Resources, infrastructure, and economy
Economic challenges are the most obvious struggle for open source in developing countries, impacting open source developers and communities in these regions.
Access and funds
Open source developers struggle with issues of accessibility in developing countries. Whether it’s access to the internet or equipment, it can be difficult to become a regular open source contributor when you struggle to reach resources daily. The digital divide in these regions is huge. There are still many areas without regular, stable, and high-speed internet connections. There’s also a market gap between these regions and the rest of the world when it comes to equipment. There’s always the challenge of not having enough funds to buy the latest, most powerful machines, but there’s also an availability problem. The modern, powerful tech equipment needed to build and run the biggest open source projects isn’t always available in these regions.
These concerns make self-education and learning challenging. It’s difficult for an open source developer to pick an open source project, learn all about it on their own, and start contributing to it due to these access issues.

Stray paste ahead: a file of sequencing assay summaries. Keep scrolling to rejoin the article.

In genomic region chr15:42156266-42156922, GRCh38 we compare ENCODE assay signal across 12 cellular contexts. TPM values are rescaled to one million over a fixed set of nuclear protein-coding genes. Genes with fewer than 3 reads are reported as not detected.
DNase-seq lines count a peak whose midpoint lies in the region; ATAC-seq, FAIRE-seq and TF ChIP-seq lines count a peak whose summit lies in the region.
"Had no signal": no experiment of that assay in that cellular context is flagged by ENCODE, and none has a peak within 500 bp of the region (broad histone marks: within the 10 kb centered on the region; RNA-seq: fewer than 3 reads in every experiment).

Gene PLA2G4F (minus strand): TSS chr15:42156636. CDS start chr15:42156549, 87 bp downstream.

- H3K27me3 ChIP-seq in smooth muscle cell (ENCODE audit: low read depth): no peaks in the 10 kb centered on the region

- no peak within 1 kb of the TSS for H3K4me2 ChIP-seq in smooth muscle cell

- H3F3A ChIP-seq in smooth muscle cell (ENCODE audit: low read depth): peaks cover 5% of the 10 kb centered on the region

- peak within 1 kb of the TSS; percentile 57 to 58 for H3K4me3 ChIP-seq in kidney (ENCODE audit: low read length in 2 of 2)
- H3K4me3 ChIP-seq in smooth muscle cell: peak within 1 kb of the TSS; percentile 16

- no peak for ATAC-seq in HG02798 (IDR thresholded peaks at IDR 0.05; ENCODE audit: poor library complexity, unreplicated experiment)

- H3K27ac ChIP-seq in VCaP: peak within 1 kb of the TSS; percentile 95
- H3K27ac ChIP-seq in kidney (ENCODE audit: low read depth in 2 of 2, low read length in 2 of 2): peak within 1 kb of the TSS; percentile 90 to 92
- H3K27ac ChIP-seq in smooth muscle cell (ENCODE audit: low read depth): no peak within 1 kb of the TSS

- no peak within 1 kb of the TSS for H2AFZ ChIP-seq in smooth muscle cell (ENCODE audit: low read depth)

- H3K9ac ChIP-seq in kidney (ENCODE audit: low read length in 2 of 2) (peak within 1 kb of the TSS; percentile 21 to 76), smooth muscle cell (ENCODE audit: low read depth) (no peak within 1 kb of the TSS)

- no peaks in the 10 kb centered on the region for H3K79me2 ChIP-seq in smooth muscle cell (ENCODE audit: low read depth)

And how do you build an open source community under these circumstances? Projects would end up being maintained by the privileged few with access to stable high-speed internet connections and the latest equipment. The rest would be spotty, occasional contributions from others that can hardly be considered a community. And even those would disappear once the chance of paid work appears. I’ve personally seen it multiple times. Someone would start learning about an open source project to research a specific stack or improve their skills and begin contributing to it. But once the opportunity of paid work appeared, even as a second job, they dropped the open source project completely. It makes sense. Any individual must prioritize a means of survival for themselves and their family.